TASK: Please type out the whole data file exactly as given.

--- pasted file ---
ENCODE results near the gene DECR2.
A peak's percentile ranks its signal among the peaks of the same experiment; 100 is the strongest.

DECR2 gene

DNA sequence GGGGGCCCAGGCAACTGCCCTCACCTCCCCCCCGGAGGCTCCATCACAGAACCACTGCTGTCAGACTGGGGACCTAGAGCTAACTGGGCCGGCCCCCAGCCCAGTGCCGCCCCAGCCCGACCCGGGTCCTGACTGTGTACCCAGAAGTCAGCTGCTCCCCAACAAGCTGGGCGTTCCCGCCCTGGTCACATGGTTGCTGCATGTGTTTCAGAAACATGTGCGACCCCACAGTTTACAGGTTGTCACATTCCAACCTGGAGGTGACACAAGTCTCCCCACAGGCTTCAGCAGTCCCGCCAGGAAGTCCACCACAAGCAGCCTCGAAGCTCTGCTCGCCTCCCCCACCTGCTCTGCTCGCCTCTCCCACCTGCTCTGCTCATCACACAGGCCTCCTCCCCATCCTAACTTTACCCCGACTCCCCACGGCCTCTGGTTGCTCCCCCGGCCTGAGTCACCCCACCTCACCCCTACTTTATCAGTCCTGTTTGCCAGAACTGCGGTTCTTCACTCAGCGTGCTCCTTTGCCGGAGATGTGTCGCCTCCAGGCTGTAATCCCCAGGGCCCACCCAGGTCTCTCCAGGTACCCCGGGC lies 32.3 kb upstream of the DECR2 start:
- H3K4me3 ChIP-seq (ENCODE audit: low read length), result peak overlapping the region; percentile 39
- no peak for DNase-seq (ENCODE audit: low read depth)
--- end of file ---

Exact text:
ENCODE results near the gene DECR2.
A peak's percentile ranks its signal among the peaks of the same experiment; 100 is the strongest.

DECR2 gene

DNA sequence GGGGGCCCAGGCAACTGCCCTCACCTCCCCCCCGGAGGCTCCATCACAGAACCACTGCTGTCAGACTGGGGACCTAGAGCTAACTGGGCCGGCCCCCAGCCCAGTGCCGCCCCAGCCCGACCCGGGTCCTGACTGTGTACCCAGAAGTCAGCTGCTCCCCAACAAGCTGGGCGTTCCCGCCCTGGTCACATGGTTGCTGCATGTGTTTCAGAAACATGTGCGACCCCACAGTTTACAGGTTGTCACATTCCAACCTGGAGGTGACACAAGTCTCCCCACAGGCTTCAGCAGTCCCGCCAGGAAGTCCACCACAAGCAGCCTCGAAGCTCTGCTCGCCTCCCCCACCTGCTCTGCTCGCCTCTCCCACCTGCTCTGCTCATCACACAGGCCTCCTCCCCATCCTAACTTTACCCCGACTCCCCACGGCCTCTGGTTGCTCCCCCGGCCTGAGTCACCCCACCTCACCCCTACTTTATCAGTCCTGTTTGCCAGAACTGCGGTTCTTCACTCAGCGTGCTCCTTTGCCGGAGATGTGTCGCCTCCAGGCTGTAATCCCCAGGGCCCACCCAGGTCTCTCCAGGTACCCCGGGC lies 32.3 kb upstream of the DECR2 start:
- H3K4me3 ChIP-seq (ENCODE audit: low read length), result peak overlapping the region; percentile 39
- no peak for DNase-seq (ENCODE audit: low read depth)